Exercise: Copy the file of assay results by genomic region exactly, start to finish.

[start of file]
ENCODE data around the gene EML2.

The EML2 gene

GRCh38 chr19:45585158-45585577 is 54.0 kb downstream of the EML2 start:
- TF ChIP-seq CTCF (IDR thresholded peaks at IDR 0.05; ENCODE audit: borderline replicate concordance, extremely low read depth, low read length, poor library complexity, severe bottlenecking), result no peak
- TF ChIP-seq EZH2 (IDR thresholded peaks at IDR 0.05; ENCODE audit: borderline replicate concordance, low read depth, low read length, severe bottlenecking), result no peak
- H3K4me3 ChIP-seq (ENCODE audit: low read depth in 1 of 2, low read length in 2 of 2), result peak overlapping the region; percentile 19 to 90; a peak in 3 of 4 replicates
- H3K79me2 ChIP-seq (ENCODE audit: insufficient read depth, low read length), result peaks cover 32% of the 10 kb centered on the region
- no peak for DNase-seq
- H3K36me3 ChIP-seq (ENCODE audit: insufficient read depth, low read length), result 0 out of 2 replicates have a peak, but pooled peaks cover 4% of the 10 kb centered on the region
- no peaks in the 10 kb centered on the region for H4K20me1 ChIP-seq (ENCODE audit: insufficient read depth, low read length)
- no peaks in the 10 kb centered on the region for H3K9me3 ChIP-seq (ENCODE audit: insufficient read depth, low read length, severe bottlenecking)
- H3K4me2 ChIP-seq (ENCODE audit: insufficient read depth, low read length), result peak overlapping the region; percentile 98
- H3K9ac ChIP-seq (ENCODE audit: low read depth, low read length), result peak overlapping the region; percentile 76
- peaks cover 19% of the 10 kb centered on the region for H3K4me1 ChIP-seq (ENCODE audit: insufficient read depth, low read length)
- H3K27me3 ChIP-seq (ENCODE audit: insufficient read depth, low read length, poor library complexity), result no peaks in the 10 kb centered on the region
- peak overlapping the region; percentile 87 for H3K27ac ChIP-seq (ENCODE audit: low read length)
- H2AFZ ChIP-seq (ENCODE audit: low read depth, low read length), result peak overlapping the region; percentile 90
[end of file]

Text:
ENCODE data around the gene EML2.

The EML2 gene

GRCh38 chr19:45585158-45585577 is 54.0 kb downstream of the EML2 start:
- TF ChIP-seq CTCF (IDR thresholded peaks at IDR 0.05; ENCODE audit: borderline replicate concordance, extremely low read depth, low read length, poor library complexity, severe bottlenecking), result no peak
- TF ChIP-seq EZH2 (IDR thresholded peaks at IDR 0.05; ENCODE audit: borderline replicate concordance, low read depth, low read length, severe bottlenecking), result no peak
- H3K4me3 ChIP-seq (ENCODE audit: low read depth in 1 of 2, low read length in 2 of 2), result peak overlapping the region; percentile 19 to 90; a peak in 3 of 4 replicates
- H3K79me2 ChIP-seq (ENCODE audit: insufficient read depth, low read length), result peaks cover 32% of the 10 kb centered on the region
- no peak for DNase-seq
- H3K36me3 ChIP-seq (ENCODE audit: insufficient read depth, low read length), result 0 out of 2 replicates have a peak, but pooled peaks cover 4% of the 10 kb centered on the region
- no peaks in the 10 kb centered on the region for H4K20me1 ChIP-seq (ENCODE audit: insufficient read depth, low read length)
- no peaks in the 10 kb centered on the region for H3K9me3 ChIP-seq (ENCODE audit: insufficient read depth, low read length, severe bottlenecking)
- H3K4me2 ChIP-seq (ENCODE audit: insufficient read depth, low read length), result peak overlapping the region; percentile 98
- H3K9ac ChIP-seq (ENCODE audit: low read depth, low read length), result peak overlapping the region; percentile 76
- peaks cover 19% of the 10 kb centered on the region for H3K4me1 ChIP-seq (ENCODE audit: insufficient read depth, low read length)
- H3K27me3 ChIP-seq (ENCODE audit: insufficient read depth, low read length, poor library complexity), result no peaks in the 10 kb centered on the region
- peak overlapping the region; percentile 87 for H3K27ac ChIP-seq (ENCODE audit: low read length)
- H2AFZ ChIP-seq (ENCODE audit: low read depth, low read length), result peak overlapping the region; percentile 90